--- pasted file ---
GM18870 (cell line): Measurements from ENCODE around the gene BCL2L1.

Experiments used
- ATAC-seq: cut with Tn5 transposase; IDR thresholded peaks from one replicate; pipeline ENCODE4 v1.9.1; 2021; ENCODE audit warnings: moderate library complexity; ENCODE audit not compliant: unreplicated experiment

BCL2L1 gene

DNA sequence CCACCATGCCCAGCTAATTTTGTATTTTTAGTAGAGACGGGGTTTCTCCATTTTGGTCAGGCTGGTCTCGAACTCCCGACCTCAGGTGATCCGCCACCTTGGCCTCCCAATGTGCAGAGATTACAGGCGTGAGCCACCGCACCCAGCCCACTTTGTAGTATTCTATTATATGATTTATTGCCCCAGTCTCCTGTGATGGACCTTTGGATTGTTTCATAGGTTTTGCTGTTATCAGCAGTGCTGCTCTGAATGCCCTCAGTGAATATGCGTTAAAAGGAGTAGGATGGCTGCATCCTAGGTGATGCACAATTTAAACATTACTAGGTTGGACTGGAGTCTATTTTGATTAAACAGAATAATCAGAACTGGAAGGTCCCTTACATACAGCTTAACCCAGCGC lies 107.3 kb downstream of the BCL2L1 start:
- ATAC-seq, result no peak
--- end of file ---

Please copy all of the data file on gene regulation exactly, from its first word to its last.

GM18870 (cell line): Measurements from ENCODE around the gene BCL2L1.

Experiments used
- ATAC-seq: cut with Tn5 transposase; IDR thresholded peaks from one replicate; pipeline ENCODE4 v1.9.1; 2021; ENCODE audit warnings: moderate library complexity; ENCODE audit not compliant: unreplicated experiment

BCL2L1 gene

DNA sequence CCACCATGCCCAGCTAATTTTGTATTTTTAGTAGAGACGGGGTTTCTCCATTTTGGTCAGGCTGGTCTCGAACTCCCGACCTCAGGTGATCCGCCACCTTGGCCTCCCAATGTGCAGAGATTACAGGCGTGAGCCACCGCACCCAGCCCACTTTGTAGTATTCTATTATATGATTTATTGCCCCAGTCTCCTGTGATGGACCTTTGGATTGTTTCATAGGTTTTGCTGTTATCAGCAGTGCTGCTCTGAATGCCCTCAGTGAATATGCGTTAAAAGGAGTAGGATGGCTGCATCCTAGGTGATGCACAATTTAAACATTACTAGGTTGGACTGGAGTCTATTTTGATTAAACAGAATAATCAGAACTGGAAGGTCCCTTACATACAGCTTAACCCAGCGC lies 107.3 kb downstream of the BCL2L1 start:
- ATAC-seq, result no peak